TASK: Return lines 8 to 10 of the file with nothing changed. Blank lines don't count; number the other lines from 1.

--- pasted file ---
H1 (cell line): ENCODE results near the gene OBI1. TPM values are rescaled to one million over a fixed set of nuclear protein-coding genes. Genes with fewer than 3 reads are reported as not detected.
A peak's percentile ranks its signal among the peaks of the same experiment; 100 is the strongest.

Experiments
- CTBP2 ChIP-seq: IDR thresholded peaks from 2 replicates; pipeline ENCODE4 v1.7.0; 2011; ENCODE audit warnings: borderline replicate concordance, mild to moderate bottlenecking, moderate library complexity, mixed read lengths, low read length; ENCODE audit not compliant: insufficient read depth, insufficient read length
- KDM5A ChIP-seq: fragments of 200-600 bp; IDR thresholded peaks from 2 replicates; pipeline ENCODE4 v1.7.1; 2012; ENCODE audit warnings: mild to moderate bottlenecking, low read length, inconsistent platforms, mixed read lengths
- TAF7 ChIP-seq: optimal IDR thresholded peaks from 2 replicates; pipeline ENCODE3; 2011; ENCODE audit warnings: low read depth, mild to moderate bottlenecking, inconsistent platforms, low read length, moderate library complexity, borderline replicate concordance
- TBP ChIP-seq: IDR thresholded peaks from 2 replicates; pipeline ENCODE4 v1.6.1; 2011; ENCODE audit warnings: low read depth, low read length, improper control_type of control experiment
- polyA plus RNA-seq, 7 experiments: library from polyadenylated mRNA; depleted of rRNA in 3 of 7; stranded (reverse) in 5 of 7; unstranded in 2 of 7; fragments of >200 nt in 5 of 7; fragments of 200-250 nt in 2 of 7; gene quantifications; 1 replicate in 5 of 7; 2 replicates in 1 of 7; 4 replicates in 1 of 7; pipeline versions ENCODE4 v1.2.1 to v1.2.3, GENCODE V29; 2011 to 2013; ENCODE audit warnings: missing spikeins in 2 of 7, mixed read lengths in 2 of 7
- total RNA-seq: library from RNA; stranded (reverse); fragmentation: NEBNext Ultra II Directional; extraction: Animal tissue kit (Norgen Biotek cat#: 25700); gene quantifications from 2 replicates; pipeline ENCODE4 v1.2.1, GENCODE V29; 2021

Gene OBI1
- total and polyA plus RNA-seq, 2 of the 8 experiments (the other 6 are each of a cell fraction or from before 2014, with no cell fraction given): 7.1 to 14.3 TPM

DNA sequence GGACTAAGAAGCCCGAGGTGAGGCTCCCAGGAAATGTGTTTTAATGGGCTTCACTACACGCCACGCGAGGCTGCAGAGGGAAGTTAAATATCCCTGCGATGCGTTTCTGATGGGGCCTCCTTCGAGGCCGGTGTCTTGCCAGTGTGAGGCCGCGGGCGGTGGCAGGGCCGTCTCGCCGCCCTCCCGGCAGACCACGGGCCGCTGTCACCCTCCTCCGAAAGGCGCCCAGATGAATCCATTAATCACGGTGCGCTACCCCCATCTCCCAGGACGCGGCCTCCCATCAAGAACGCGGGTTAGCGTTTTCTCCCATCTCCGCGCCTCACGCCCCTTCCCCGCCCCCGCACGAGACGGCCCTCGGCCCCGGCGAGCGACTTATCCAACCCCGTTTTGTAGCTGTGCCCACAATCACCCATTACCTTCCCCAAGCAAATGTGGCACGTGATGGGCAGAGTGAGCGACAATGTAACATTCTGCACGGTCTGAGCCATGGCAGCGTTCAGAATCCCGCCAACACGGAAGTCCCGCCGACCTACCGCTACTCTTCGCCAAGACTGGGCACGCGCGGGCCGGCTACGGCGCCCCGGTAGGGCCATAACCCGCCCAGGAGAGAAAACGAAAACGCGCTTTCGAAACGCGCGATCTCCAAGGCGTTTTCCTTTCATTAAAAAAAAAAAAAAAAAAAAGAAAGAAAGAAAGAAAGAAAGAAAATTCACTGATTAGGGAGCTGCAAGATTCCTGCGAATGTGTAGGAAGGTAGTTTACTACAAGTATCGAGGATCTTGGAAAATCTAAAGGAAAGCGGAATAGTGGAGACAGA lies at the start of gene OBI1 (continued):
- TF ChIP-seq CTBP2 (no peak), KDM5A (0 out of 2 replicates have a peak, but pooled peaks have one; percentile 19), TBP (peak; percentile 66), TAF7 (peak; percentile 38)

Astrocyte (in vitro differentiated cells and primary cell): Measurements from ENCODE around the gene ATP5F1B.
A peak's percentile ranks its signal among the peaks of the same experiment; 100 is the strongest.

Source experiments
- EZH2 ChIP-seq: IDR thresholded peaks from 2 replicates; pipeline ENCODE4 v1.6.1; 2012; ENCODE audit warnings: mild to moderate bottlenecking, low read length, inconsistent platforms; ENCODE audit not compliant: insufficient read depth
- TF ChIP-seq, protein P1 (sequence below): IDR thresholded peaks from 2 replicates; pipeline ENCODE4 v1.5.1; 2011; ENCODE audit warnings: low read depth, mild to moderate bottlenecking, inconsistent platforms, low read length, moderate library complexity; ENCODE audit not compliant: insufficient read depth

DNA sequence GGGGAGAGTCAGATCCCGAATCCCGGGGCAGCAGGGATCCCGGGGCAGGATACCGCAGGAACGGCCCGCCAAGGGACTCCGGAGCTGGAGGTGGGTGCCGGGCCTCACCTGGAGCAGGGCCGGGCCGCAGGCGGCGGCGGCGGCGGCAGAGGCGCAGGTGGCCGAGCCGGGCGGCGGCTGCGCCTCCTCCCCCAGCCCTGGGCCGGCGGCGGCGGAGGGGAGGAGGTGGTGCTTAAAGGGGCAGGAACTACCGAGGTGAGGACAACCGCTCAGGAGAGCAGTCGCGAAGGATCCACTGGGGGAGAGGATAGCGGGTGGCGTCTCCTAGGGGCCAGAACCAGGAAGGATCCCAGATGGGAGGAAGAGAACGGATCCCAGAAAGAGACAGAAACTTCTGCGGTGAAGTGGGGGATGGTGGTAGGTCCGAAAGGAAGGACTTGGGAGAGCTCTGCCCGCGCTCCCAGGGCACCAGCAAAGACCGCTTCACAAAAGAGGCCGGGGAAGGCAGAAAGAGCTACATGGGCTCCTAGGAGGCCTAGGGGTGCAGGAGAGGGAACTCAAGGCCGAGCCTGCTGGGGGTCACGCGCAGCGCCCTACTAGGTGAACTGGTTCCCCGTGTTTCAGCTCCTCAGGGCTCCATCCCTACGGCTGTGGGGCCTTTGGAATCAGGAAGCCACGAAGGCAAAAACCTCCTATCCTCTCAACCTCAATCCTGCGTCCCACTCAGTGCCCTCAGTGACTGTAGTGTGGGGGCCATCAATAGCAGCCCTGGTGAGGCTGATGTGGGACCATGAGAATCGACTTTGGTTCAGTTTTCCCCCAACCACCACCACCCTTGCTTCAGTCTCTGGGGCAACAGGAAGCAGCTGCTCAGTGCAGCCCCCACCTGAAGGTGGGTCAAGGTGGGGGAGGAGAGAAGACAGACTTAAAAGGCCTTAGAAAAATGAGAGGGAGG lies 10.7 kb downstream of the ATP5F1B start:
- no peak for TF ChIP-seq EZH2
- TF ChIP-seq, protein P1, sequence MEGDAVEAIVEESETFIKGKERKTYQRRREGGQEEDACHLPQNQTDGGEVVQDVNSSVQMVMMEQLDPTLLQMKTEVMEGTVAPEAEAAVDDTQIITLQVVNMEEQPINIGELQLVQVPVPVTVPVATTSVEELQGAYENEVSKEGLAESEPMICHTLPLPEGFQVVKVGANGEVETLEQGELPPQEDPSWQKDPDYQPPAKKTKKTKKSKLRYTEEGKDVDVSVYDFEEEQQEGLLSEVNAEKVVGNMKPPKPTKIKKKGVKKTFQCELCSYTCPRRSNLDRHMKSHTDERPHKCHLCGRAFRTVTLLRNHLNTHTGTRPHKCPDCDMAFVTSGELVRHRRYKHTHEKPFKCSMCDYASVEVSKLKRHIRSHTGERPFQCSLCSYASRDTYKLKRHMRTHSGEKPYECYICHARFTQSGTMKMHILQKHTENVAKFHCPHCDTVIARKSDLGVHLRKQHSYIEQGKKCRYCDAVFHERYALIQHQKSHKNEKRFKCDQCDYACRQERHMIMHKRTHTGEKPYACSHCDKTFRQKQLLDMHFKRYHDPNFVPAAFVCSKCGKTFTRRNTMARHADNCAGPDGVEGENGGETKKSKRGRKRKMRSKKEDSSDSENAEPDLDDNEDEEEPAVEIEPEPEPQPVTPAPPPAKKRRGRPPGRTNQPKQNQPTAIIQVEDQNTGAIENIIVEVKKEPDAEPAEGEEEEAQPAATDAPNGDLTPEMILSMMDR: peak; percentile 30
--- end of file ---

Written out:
- polyA plus RNA-seq, 7 experiments: library from polyadenylated mRNA; depleted of rRNA in 3 of 7; stranded (reverse) in 5 of 7; unstranded in 2 of 7; fragments of >200 nt in 5 of 7; fragments of 200-250 nt in 2 of 7; gene quantifications; 1 replicate in 5 of 7; 2 replicates in 1 of 7; 4 replicates in 1 of 7; pipeline versions ENCODE4 v1.2.1 to v1.2.3, GENCODE V29; 2011 to 2013; ENCODE audit warnings: missing spikeins in 2 of 7, mixed read lengths in 2 of 7
- total RNA-seq: library from RNA; stranded (reverse); fragmentation: NEBNext Ultra II Directional; extraction: Animal tissue kit (Norgen Biotek cat#: 25700); gene quantifications from 2 replicates; pipeline ENCODE4 v1.2.1, GENCODE V29; 2021

Gene OBI1